19 The Lord said to Moses in Midian, Go back to Egypt; for all the men who were seeking your life [for killing the Egyptian] are dead. 20 And Moses took his wife and his sons and set them on donkeys, and he returned to the land of Egypt; and Moses took the rod of God in his hand. 21 And the Lord said to Moses, When you return into Egypt, see that you do before Pharaoh all those miracles and wonders which I have put in your hand; but I will make him stubborn and harden his heart, so that he will not let the people go. 22 And you shall say to Pharaoh, Thus says the Lord, Israel is My son, even My firstborn. 23 And I say to you, Let My son go, that he may serve Me; and if you refuse to let him go, behold, I will slay your son, your firstborn. 24 Along the way at a [resting-] place, the Lord met [Moses] and sought to kill him [made him acutely and almost fatally ill]. 25 [Now apparently he had [b]failed to circumcise one of his sons, his wife being opposed to it; but seeing his life in such danger] Zipporah took a flint knife and cut off the foreskin of her son and cast it to touch [Moses’] feet, and said, Surely a husband of blood you are to me! 26 When He let [Moses] alone [to recover], Zipporah said, A husband of blood are you because of the circumcision.

Zipporah bore to Moses a second son, who apparently was not circumcised according to the Hebrew tradition. This younger son was Eliezer (meaning God is help, because Moses said that the God of his father was his help, and delivered him from the sword of Pharaoh) [2].

Zipporah was apparently opposed to circumcision, thus Moses’ second son had not been circumcised before Moses began to lead his family back to the land of Egypt. God must have brought it to their attention because Zipporah took action to circumcise her son; the point being how else would she have known that circumcision of the son was the exact thing that would save Moses’ life. God had made Moses deathly ill because of the lacking circumcision – he actually sought to kill Moses. Today, it is the circumcision of the heart that God requires of His people; to be holy because God is holy. After the circumcision of Moses’ youngest son, God “let him alone to recover.”

Zipporah did not understand that all the men of the Children of Israel were commanded to be circumcised. Any leader of this people must also be subject to the laws that were imposed by God on the people. Thus, Moses could not be able to fulfill his purpose as the deliverer of the Children of Israel when a man-child in his own house was not under the covenant of the people with God, which sign was given as circumcision, as a reminder of whose people they were and who was their God. Thankfully, Zipporah recognized the urgency of now, and did not delay to circumcise her son. By this she saved her family at a time when God was about to use them in a mighty way. What a tragedy could have befallen them had Zipporah refused to be subject to the law of the God of Abraham, Isaac, and Jacob, who spoke with Moses directly and made him a leader of his chosen people.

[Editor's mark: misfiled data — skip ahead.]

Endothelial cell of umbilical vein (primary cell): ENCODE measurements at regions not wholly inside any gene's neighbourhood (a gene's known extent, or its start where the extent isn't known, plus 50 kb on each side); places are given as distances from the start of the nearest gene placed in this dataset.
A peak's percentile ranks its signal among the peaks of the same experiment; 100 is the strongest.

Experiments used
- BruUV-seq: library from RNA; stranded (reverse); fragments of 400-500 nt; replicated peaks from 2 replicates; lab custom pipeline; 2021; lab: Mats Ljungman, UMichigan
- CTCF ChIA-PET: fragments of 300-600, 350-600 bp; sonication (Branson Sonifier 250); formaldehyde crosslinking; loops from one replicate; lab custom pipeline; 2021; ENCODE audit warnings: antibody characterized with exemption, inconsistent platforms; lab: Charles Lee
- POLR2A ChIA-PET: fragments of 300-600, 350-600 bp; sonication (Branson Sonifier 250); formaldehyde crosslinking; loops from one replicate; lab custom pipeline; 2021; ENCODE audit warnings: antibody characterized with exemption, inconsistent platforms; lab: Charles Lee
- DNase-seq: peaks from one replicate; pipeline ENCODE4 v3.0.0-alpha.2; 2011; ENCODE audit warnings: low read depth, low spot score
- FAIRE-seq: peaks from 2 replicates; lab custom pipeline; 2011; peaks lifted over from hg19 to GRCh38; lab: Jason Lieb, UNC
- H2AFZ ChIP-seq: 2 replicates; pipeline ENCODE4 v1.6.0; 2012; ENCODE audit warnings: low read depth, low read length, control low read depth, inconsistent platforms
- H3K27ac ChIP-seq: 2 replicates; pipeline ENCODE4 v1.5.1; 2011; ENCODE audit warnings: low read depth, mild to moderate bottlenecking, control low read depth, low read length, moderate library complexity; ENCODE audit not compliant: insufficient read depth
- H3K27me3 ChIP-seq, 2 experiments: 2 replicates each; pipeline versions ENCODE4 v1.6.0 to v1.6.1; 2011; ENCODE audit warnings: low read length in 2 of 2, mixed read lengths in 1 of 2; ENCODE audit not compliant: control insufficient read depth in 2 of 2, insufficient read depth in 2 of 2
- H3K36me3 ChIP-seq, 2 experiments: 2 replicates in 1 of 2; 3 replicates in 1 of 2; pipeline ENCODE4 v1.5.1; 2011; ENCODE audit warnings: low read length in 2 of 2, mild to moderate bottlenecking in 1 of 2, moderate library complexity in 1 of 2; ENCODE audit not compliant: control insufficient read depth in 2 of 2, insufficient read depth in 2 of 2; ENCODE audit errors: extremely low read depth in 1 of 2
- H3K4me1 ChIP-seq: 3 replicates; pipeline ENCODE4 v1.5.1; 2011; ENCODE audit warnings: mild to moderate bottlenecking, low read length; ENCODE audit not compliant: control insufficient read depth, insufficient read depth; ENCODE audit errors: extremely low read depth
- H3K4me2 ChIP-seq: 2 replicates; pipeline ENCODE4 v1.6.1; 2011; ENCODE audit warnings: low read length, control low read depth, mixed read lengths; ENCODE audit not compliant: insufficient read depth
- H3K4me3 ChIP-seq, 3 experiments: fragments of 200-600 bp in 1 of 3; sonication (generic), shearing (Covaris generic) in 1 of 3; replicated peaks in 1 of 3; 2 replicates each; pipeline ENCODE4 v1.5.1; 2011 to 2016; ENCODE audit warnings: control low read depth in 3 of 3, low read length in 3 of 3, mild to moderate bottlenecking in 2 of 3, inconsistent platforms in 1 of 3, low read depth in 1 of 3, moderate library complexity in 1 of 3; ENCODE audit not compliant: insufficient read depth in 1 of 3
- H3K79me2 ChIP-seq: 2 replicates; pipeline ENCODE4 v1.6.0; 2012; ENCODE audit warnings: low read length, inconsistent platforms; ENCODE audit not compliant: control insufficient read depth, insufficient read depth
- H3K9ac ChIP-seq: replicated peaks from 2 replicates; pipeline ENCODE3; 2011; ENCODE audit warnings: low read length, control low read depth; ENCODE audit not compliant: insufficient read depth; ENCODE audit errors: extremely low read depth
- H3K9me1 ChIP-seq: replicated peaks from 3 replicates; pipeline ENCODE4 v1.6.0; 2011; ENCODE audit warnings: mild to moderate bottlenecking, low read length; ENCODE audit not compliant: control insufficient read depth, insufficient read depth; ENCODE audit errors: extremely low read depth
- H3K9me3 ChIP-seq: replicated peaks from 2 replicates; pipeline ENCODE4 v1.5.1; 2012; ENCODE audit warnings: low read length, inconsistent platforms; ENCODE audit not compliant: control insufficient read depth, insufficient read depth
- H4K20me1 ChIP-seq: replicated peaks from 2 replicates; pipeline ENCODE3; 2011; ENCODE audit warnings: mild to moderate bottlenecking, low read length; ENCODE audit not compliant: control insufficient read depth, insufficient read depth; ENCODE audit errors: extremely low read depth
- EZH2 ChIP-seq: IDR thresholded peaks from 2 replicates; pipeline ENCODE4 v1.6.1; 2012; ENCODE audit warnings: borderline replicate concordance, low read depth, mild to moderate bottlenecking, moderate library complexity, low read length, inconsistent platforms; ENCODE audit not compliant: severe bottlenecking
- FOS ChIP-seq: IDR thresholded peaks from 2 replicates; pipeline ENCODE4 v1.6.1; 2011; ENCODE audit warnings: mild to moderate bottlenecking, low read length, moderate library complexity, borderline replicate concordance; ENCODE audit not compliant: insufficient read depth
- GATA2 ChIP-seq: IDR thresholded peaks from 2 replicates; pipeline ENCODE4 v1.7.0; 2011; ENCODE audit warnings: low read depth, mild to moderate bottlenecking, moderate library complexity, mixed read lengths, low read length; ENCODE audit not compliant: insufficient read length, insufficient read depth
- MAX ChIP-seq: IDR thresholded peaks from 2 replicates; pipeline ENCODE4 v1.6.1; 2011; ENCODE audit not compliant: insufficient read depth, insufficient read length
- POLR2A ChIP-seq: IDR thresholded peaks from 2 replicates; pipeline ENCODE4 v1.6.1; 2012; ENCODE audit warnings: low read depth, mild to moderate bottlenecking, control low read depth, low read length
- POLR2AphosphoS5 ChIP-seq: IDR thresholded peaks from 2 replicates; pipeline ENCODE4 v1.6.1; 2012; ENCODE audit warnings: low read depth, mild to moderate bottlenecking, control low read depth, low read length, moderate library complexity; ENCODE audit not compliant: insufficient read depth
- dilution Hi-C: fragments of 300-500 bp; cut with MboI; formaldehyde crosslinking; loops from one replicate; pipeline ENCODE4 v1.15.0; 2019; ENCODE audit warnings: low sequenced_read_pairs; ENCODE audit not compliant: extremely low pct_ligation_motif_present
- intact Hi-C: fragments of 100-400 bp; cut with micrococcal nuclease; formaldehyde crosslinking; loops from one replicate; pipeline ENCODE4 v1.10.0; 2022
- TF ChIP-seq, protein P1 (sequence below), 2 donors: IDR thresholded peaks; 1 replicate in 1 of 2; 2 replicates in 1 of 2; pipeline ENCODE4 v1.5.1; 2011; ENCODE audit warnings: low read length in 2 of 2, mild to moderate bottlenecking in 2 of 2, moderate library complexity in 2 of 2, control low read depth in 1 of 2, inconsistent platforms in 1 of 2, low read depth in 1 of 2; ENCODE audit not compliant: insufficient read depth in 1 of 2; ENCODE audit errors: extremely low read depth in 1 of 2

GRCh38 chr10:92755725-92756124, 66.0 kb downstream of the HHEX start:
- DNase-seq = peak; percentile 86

Devotional Reading: Exodus 18:1-9 AMP

Now Jethro [Reuel], the priest of Midian, Moses’ father-in-law, heard of all that God had done for Moses and for Israel His people, and that the Lord had brought Israel out of Egypt. Then Jethro, Moses’ father-in-law, took Zipporah, Moses’ wife, after Moses had sent her back [to her father], And her two sons, of whom the name of the one was Gershom [ expulsion, or a stranger there], for Moses said, I have been an alien in a strange land; And the name of the other was Eliezer [God is help], for the God of my father, said Moses, was my help, and delivered me from the sword of Pharaoh. And Jethro, Moses’ father-in-law, came with Moses’ sons and his wife to the wilderness where he was encamped at the mount of God [Horeb, or Sinai]. And he said [in a message] to Moses, I, your father-in-law Jethro, am come to you and your wife and her two sons with her. And Moses went out to meet his father-in-law and bowed in homage and kissed him; and each asked the other of his welfare and they came into the tent. Moses told his father-in-law all the Lord had done to Pharaoh and the Egyptians for Israel’s sake and all the hardships that had come upon them by the way and how the Lord delivered them. Jethro rejoiced for all the goodness the Lord had done to Israel in that He had delivered them out of the hand of the Egyptians.

Moses sent his family back to his father-in-law Jethro in concern for their safety, until an opportune time when they could come to him peacefully. When the time came Jethro also went with them, or brought them to Moses, who received them all gladly. Jethro recognized that the God of Moses was the one, true God.


Footnotes

[1] Exodus 2:22

[2] Exodus 18:4